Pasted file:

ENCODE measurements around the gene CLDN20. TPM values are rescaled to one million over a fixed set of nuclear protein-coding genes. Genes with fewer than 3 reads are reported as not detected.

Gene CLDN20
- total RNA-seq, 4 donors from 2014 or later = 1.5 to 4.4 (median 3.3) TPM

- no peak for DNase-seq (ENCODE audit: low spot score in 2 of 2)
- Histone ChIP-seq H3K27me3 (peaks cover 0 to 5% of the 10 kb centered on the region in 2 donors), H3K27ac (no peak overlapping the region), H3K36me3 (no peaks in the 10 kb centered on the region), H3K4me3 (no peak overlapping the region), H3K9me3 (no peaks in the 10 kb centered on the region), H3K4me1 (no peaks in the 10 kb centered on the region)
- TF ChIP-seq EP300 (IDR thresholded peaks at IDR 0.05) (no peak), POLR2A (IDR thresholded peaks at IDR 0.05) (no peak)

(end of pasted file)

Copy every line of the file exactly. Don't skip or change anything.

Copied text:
ENCODE measurements around the gene CLDN20. TPM values are rescaled to one million over a fixed set of nuclear protein-coding genes. Genes with fewer than 3 reads are reported as not detected.

Gene CLDN20
- total RNA-seq, 4 donors from 2014 or later = 1.5 to 4.4 (median 3.3) TPM

- no peak for DNase-seq (ENCODE audit: low spot score in 2 of 2)
- Histone ChIP-seq H3K27me3 (peaks cover 0 to 5% of the 10 kb centered on the region in 2 donors), H3K27ac (no peak overlapping the region), H3K36me3 (no peaks in the 10 kb centered on the region), H3K4me3 (no peak overlapping the region), H3K9me3 (no peaks in the 10 kb centered on the region), H3K4me1 (no peaks in the 10 kb centered on the region)
- TF ChIP-seq EP300 (IDR thresholded peaks at IDR 0.05) (no peak), POLR2A (IDR thresholded peaks at IDR 0.05) (no peak)